Addressing persisting inequalities

While the pay transparency directive should work to expose and reduce the gender pay gap, its impact will be minimal in low-paid sectors dominated by women. Supporting action is needed to ensure a decent living wage to help eradicate in-work poverty and contribute to narrowing the overall gender gap in earnings. To truly tackle economic gender inequalities further, measures are needed to mitigate the factors that lead to gender gaps in pay, employment, and working hours. The persisting inequalities that exacerbate these gaps can be attributed to many factors, including low pay in sectors dominated by women, the low proportion of women in the highest paid roles, and patriarchal societal and structural norms surrounding care responsibilities, and invisible and unpaid work.

Gender stereotypes, complemented by the pay gap, often result in women taking on the role of informal caregivers either because the family cannot afford to lose the higher [male] income or because it is still considered ‘women’s work’. The subsequent impact on women’s ability to participate in the labour market can then result in women leaving employment or reducing work hours, with negative impact on their earnings and pensions. With more women than men living on a minimum pension, it is vital that any pension reforms are analysed from a gender perspective to avoid a further widening of the gender pension gap. The publication of the European Care Strategy in 2022 was an important step forward in trying to tackle gender inequality in formal and informal care work in the EU. There was much to be welcomed in it, especially in terms of the provision of early childhood education and care and its aim to improve the working conditions and work-life balance of carers, both of which have the potential to improve women's positions.

However, we are starting at an exceptionally low bar. Even before the pandemic, 7.7 million women across the EU were prevented from entering the economic labour market due to care responsibilities, COVID-19, with its negative impact on gender employment, the division of care responsibilities and mental health, will not have improved these unacceptable numbers. In the long term, with Europe facing demographic challenges, it is not inconceivable that these dreadful statistics will worsen further as more individuals – most likely women – exit the labour market or reduce working hours to perform unpaid care work.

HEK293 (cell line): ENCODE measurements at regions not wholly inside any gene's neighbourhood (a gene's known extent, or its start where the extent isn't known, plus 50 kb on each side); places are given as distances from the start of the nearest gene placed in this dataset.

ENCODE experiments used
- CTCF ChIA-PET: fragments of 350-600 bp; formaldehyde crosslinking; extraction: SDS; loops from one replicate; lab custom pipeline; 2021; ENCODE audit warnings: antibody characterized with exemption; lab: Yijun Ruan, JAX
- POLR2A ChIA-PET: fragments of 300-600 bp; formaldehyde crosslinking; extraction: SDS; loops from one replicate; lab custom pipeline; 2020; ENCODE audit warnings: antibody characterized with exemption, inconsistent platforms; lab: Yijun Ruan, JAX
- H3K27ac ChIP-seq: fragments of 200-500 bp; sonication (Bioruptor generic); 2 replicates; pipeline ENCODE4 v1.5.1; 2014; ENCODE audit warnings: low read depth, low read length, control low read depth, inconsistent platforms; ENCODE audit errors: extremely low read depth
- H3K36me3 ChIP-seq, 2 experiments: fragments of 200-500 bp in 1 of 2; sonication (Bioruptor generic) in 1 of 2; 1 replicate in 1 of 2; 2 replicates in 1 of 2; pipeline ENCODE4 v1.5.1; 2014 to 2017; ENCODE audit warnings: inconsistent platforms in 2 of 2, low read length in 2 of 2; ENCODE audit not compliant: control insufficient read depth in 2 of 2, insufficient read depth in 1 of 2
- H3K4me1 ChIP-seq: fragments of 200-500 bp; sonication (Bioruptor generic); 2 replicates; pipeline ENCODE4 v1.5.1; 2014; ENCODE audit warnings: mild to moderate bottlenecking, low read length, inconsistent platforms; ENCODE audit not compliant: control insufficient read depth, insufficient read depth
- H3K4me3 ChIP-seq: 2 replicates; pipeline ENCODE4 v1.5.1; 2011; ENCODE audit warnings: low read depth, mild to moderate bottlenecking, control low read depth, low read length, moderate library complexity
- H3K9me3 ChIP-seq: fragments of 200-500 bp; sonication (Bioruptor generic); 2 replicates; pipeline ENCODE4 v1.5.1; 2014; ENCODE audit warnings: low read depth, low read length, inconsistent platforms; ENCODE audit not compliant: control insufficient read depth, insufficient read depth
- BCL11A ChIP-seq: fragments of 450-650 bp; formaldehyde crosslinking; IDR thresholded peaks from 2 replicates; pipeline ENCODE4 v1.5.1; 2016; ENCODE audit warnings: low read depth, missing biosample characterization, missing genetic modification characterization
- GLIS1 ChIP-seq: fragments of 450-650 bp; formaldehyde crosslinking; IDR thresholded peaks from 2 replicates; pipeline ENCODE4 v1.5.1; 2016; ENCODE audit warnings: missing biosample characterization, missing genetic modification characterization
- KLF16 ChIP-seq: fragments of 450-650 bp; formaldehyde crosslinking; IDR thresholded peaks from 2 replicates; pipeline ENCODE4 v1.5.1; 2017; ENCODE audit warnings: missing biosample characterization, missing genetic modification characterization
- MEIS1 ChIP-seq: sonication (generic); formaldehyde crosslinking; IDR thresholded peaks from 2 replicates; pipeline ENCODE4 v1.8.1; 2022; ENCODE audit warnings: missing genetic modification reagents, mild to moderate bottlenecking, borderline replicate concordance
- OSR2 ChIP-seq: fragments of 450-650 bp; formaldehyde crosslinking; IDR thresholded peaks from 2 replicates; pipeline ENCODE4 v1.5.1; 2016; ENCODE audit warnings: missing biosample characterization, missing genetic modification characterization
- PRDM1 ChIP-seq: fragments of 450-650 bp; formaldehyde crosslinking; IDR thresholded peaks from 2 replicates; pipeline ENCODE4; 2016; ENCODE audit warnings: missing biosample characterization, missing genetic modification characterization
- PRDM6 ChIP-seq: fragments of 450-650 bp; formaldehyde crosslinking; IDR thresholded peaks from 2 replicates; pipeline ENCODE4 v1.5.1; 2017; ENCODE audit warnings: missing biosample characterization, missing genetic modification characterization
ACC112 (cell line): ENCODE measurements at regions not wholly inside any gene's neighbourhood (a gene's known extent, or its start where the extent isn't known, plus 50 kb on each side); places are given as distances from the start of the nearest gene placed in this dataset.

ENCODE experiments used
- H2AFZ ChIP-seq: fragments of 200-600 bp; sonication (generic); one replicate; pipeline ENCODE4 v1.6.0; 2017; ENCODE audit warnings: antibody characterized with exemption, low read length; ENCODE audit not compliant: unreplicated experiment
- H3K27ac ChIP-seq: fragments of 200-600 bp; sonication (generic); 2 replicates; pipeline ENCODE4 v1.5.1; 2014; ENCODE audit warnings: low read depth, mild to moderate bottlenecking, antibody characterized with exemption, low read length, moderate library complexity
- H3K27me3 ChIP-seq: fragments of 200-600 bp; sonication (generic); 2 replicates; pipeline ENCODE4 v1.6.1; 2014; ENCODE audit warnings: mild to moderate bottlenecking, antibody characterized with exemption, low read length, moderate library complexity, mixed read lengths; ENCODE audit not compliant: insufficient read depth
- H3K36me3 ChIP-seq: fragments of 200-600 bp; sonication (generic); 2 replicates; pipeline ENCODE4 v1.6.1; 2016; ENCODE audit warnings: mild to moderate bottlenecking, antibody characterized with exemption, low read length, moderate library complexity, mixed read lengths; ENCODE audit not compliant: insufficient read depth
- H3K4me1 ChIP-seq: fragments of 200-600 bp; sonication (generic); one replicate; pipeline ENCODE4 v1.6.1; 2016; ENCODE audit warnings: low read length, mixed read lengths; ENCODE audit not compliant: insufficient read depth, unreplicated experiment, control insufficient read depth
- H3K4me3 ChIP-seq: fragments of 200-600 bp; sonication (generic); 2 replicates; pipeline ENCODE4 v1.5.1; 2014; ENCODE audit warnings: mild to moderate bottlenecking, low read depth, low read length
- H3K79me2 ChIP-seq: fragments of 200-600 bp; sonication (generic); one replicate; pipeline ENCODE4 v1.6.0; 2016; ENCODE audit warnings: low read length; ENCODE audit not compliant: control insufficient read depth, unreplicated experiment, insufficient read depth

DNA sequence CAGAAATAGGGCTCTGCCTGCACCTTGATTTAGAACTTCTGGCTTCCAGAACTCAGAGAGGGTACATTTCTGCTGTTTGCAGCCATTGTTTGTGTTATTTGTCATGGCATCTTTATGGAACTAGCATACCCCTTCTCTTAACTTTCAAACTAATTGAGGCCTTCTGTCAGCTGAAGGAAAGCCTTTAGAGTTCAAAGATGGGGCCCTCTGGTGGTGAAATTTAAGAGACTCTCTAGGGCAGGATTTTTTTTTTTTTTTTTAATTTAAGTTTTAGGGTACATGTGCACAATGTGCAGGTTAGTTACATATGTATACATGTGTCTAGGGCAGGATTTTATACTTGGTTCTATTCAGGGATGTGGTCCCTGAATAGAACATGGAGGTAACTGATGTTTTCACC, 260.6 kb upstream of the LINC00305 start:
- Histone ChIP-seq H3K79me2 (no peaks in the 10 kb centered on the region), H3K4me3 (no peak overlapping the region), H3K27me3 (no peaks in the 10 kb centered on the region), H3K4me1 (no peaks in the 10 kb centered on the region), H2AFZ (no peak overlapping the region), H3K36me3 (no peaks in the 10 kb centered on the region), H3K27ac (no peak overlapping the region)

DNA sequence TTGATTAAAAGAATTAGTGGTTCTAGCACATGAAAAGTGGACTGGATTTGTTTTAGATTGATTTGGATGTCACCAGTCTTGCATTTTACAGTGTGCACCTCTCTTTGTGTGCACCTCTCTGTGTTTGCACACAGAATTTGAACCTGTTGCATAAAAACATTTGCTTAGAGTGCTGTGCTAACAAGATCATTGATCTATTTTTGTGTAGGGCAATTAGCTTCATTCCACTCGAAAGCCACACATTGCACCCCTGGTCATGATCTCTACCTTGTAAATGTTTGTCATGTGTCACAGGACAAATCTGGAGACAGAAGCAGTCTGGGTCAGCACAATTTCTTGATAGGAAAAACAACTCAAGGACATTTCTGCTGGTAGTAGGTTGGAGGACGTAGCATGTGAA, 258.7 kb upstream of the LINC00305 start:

Life-long inequalities

These labour market statistics also have knock-on implications for the gender pension gap. Taking leave from employment for care responsibilities has a significant impact on pension outcomes, perpetuating an EU gender pension gap of 29.5%. In most countries, the gender pension gap is significantly bigger than the gender wage gap. In 2022, the Commission launched a study to monitor care credits in occupational pension schemes to avoid a gap in public pension contributions during workforce absence. Although pension credits may be an effective way to close the gender pension gap between men and women, the next European Commission will have to keep working on the mandate to make sure progress is made.

No time to rest

The current Commission has demonstrated its commitment to gender equality through its gender equality strategy and associated initiatives. However, commitment can only deliver so much. Ursula Von der Leyen's promise not to rest when it comes to equality needs to be replicated by member states. The abovementioned initiatives must be promptly translated into law across all member states. 

Measures such as the Directive on Combating Violence against Women, the Care Strategy, Pay Transparency and Work-Life Balance Directive should have positive implications for gender equality. However, to truly address gender inequalities, they must be accompanied by gender mainstreaming and gender impact assessments across all policy areas at the EU and national level. In parallel, greater effort should be dedicated to quantifying the economic benefits of achieving gender equality, in particular, the economic contribution that investment in the care economy offers.

As we approach 2024 and the end of the current Commission's tenure, gender inequalities remain prevalent across the EU. While the Commission has delivered on many initiatives set out in the gender equality strategy, now is not the time to rest. To realise the ambitions of a gender-equal Europe, it is important to recognise the manifest reasons for gender inequalities, from persistently patriarchal attitudes to the role of women in many countries to historically low-paid work being consistently done by women, a lack of recognition of the economic value of unpaid care work, and a fundamental unwillingness by some member states to tackle these issues. Continued political commitment across the EU will be required, extending well beyond the mandate of this Commission.

Elizabeth Kuiper is an Associate Director and Head of the Social Europe and Well-Being programme at the European Policy Centre.

Danielle Brady is a Policy Analyst in the Social Europe and Well-Being programme.

Laura Rayner is a Policy Analyst in the Social Europe and Well-Being programme.

Victoria Pedjasaar is a Programme Assistant in the Social Europe and Well-Being programme.